DIXFIELD — Residents in Western Maine saw just about every form of precipitation on Thursday during a spate of wild weather.
Rain, sleet, snow and hail fell as blue skies suddenly turned black and gusts up to 60 mph blew through, causing scattered power outages.
The culprit was a warm front, followed quickly by a cold front, James Brown, a meteorologist with the National Weather Service in Gray said Thursday afternoon.
It created dense fog on Wednesday night, driving temperatures into the 50s.
Runoff from melting snow caused small rivers and streams to rise, creating ice jams from Maine to New Hampshire, he said.
By about 3:30 p.m., Brown said they were tracking flooding from five ice jams, four of which were in New Hampshire and the other on the Swift River in Roxbury, that were all starting to break up.
The Androscoggin River in Dixfield was littered with ice floes into the evening from tributaries.
Brown said most of the state only received half an inch of rain, while more than an inch fell in a few other places.
“The fact was that it warmed up so much, so yeah, the rain wasn’t the problem,” Brown said of what caused the ice-jam flooding.
“Just about everybody got into the 50s. The record high in Portland was 54 degrees for this day and they tied it this morning,” he said. It was the second day in a row that Portland tied its record high.
As for peak wind gusts prior to 1 p.m., Brown said Turner recorded 57 mph and the Augusta airport saw 54 mph. At Matinicus Rock it reached 74 mph, according to The Associated Press. The AP also reported that the wind gusted to 63 mph in Bath, ripping the copper sheathing off a 50-foot section of roof at the Maine Maritime Museum.
Teresa Glick, deputy director of the Oxford County Emergency Management Agency in Paris, said they sent Mexico fire Chief Gary Wentzell up the Swift River to find the ice jam that callers were reporting to them.
Wentzell, however, said he found no blockages.
“The water’s flowing through it,” he said. “Somebody called them and said there was a massive ice jam, but there wasn’t.”
Glick said high winds caused 389 power outages across the county by midafternoon, most of which were centered on the Greenwood-Norway town line area.
Sunday River Ski Resort in Newry opened for the day with a few lifts running at South Ridge and for beginner terrain. When winds increased around 11 a.m., all lifts were shut down, she said.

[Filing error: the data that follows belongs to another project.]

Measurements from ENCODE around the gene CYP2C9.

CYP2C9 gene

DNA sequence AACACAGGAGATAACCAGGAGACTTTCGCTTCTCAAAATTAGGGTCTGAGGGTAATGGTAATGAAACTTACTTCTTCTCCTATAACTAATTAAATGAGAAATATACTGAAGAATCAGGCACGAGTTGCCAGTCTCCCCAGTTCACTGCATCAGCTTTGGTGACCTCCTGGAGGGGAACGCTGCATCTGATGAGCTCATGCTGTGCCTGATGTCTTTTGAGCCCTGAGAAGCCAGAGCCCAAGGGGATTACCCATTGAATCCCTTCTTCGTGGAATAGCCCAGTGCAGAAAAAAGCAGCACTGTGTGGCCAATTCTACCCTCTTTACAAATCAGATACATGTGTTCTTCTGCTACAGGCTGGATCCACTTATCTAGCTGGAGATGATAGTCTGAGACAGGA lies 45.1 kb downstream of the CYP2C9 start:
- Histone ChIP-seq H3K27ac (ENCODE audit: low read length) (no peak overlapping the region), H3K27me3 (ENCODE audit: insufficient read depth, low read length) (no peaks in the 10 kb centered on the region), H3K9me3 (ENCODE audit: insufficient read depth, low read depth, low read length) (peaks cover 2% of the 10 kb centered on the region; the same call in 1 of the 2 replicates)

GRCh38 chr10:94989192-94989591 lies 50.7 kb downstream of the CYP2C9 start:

As for trail conditions, Morse said the warm temperatures softened the snow. She said grooming crews would be sent out Thursday night as the cold front pushed through and colder temperatures returned.
In Dixfield and Rumford, the weather drastically changed about every few minutes it seemed, from morning to late afternoon.
One minute it was blue sky, calm and very warm; the next minute, the sky had turned black as strong wind gusts came, and rain, snow, sleet and hail fell.
A few minutes later, it was calm and clear and sunny again. Backyards and streets, however, resembled reflection pools as temperatures converted snow and ice into water.
Temperatures plunged from the 50s Thursday morning into the low to mid-30s by evening.
The weather was just as wild in Rangeley, Aimee Danforth of the Rangeley Lakes Snowmobile Club, said Thursday evening via Facebook.
“It is very windy up here right now, but the temps have dropped drastically,” she said.
Around 5 p.m. on the club’s Facebook site, Danforth advised people traveling north on Route 4 that the Maine Department of Transportation had shut the road down due to ice piled against a bridge south of Smalls Falls.
A dispatcher at the Franklin County Sheriff’s Department in Farmington said a state transportation crew was on scene, but she didn’t know if the state had closed the road to through traffic.
On Thursday morning, Danforth advised club members to stay off Rangeley’s trails to prevent damage to the base. Heavy rain was falling at the time. The trails weren’t closed, but Danforth said she urged riders to use caution due to conditions.
“We are out grooming tonight to repair the damage done by today’s storm,” she said.